The 1.1.1 update for Kvlt is now live in the Mac App Store. Open the store and check the ‘updates’ tab.
We have fixed 2 little bugs and added localization for 7 more languages.
We get many emails asking if Kvlt could record audio from other apps. The canonical example is recording music streaming in Safari.
The answer to this question is: It’s possible but it’s not super easy. To record audio from Safari (or any other app) you have first to download and install Soundflower. It’s a free audio component for OS X which installs a virtual sound device. You can then route audio into this device and record from it.
The installation is pretty straight forward: Just download Soundflower, open the .dmg and follow the instructions. After the installation is finished two new audio devices will appear on your system. Soundflower 2ch and Soundflower 32ch. We only care for the first one.
Now to record audio from Safari you have to do the following: Hold down your ALT key and click on the volume icon in your menu bar. A menu will appear:
Select “Soundflower 2ch” as input _and_ output.
Start your music in Safari. Now you can record the music playing in Safari (or any other app that makes a sound) in Kvlt. (You might have to open a new Kvlt window if recording doesn’t work at first.)
When you are finished just ALT-click the volume icon again and select your default input/output devices.
Now the catch: You probably have noticed that you can’t hear a thing while Soundflower is active.
So if you need this more than once in a while (and want to hear what you’re recording) then Kvlt is not the right app for this job (yet).
Today a fellow developer asked me about the details of why we don’t support MP3 export in Kvlt. And as we get many requests from people asking exactly the same thing I feel it’s time for an explanation.
When we designed Kvlt we had a sound recorder in mind that would be like the hypothetical sound recorder Apple would ship with OS X: beautiful, useful and not complicated.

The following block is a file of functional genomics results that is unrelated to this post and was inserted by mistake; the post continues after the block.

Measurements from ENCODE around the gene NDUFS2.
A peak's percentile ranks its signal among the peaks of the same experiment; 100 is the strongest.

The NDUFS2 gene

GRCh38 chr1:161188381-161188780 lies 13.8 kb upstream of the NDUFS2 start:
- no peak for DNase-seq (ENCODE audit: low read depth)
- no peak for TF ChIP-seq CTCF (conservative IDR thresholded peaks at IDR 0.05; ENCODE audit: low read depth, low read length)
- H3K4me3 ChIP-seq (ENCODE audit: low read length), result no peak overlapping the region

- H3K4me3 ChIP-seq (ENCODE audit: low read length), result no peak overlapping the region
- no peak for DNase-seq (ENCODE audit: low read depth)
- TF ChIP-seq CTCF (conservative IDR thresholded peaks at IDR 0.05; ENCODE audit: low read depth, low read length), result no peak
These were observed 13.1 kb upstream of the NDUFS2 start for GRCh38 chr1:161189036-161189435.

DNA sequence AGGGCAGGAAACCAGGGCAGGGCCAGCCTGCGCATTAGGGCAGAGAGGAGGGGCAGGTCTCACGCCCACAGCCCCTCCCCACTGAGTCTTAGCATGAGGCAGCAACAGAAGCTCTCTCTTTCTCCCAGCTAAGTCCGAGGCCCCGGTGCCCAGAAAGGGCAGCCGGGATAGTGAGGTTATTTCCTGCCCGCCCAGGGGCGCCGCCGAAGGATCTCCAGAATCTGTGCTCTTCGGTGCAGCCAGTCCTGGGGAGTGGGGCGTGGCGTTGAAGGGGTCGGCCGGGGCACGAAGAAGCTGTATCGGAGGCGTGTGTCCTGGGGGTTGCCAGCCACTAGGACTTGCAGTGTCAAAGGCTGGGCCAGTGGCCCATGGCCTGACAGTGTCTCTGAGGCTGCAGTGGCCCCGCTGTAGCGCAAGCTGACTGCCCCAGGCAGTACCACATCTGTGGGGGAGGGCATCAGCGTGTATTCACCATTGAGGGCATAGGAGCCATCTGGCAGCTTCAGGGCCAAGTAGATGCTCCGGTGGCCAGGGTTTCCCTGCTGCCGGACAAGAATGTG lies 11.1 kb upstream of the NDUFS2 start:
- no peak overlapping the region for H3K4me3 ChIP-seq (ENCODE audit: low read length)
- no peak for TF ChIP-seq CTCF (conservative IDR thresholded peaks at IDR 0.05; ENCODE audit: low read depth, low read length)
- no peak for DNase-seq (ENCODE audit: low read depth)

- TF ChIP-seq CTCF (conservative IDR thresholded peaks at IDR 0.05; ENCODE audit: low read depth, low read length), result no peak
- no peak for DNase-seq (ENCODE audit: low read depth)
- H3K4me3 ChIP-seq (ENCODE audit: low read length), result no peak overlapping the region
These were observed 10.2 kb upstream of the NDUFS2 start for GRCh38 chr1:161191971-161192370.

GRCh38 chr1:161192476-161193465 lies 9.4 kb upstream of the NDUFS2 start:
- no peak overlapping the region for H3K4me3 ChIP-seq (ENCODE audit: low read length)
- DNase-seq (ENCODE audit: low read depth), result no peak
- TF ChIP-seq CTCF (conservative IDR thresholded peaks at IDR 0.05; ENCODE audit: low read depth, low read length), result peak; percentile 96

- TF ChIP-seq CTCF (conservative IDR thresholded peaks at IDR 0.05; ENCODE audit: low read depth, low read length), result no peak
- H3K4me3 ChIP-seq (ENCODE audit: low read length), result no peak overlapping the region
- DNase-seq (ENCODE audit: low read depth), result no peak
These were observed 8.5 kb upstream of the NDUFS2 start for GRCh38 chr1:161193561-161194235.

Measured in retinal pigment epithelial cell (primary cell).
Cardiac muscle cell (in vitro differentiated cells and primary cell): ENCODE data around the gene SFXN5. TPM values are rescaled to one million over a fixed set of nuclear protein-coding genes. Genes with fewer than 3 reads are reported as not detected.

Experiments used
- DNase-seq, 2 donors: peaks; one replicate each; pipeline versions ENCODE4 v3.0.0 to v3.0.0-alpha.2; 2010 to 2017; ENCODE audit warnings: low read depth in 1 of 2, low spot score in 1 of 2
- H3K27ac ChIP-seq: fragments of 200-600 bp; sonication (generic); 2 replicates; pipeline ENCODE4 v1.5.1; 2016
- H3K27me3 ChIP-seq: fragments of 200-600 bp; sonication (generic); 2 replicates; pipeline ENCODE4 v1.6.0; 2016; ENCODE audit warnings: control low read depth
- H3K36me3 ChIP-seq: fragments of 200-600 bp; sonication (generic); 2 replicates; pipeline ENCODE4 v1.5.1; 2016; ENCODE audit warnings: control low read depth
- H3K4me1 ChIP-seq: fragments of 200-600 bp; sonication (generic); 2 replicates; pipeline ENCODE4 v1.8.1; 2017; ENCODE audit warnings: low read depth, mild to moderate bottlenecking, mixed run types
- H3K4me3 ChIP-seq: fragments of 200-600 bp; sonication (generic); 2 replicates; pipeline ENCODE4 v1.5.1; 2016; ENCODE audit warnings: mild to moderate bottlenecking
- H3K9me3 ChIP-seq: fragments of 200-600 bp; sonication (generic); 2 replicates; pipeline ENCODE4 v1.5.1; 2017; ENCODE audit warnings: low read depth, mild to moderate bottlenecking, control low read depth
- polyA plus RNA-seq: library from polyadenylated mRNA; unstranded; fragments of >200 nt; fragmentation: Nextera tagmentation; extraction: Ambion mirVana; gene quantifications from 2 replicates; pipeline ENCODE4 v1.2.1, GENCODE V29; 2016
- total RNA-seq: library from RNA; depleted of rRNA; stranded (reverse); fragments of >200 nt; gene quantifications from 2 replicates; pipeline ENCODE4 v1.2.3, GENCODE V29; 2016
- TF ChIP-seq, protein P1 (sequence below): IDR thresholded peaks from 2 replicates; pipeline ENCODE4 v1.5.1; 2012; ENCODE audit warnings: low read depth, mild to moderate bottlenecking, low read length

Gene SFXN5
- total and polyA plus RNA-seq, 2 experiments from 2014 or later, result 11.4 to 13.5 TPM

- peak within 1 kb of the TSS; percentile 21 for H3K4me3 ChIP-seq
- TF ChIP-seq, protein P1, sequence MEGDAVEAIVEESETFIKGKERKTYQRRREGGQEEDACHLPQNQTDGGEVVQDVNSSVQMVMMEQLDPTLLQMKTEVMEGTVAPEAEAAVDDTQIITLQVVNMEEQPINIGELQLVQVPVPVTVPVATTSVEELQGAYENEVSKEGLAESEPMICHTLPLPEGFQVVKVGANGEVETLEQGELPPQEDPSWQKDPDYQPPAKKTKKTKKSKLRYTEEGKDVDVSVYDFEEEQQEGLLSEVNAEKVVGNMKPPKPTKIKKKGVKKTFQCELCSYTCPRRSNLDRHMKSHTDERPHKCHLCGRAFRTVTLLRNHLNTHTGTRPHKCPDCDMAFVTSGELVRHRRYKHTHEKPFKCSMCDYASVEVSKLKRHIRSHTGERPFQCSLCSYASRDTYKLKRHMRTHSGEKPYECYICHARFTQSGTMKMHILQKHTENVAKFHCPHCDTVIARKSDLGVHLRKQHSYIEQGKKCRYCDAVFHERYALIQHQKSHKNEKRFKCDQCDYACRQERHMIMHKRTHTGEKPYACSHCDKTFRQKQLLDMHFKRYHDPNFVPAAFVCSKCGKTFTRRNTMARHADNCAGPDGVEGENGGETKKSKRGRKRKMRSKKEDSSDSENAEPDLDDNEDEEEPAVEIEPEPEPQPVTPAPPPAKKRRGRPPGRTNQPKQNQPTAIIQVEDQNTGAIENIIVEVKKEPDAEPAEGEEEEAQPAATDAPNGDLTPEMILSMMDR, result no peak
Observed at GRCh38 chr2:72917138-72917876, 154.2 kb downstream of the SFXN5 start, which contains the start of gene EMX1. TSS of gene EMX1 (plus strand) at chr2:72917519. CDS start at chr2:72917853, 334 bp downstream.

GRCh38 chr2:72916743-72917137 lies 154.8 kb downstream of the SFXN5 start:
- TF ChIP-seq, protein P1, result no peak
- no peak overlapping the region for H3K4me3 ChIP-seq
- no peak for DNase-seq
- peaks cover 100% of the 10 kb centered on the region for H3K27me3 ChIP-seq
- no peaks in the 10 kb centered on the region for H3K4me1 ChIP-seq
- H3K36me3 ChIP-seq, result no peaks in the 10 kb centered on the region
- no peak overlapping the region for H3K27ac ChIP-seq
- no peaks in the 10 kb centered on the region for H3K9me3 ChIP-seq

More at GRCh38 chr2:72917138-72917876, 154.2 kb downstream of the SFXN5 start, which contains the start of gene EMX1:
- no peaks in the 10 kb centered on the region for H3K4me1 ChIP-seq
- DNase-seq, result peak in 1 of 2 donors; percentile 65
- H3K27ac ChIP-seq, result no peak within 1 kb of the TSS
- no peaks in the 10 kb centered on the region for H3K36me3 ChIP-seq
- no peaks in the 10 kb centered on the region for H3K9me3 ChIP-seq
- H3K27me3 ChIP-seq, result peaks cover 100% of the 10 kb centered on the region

Then we had to think about the price. Ideally the price would be free. But free is something you can’t buy food for or pay your rent from. So we had to offset the expenses that went into development. Developing Kvlt would mean 2+ months without other income so at least the app would have to pay for rent + pizza for 2 people. After some thinking we decided to try $9.99 as the long term price.
$9.99 is a huge contrast to the other available recording solutions which usually start at $80. And $9.99 should be enough to at least offset a little of the time we spent on Kvlt and provide us with enough funds to work on updates and support.
And everything would be so wonderful … if there weren’t the people who complain that there’s no MP3 export in Kvlt. We understand that MP3 is still important to most people and we try to somehow include MP3 export but there’s a huge problem:
It’s really expensive. MP3 is a patented technology and everyone who wants to encode MP3 in his/her software has to pay licensing fees. If we went with the least expensive licensing option we’d have to pay $2.50 per sold Kvlt license to Frauenhofer. Oh, and the minimum fee is $15,000 which had to be paid regardless of how many units we sell.
We would have to add those $2.50 onto the price of Kvlt. For a feature which the majority of users won’t need this doesn’t sound like a good deal.
Now what are our options? There aren’t many. We either don’t include MP3 support or we use LAME – which is very user un-friendly. LAME is a source code only distribution of an MP3 encoder which is protected by free speech (there sure was some creative lawyering involved in that). But the user has to download and compile the source code himself as we cannot redistribute LAME with Kvlt.
So for now: If you need MP3 export Kvlt is not the right tool for you. (Or you’ll have export as AIFF/WAVE and encode to MP3 with a dedicated encoder/audio converter.)
But we’re working on a solution.
Currently we have a little bugfix release of Kvlt in the works. We intend to fix two bugs:
- On some systems Kvlt did associate itself as the default audio file editor. This wasn’t intended and we hope to have fixed this issue.
- On some systems with non standard sampling rates a bug could occur where a saved file’s playback speed would be too slow or too fast.
The update will be submitted to the app store by tomorrow and will be available as soon as it’s through Apple’s review process. If the bugs described above should persist on your system after the update please contact us: email@example.com [we speak english, german and klingon]
Thanks to Hank who has helped us a lot with finding the sampling bug!
Finally Kvlt has been approved and is available now! Kvlt is our newest product; It’s an audio recorder for the Mac and you should really check it out!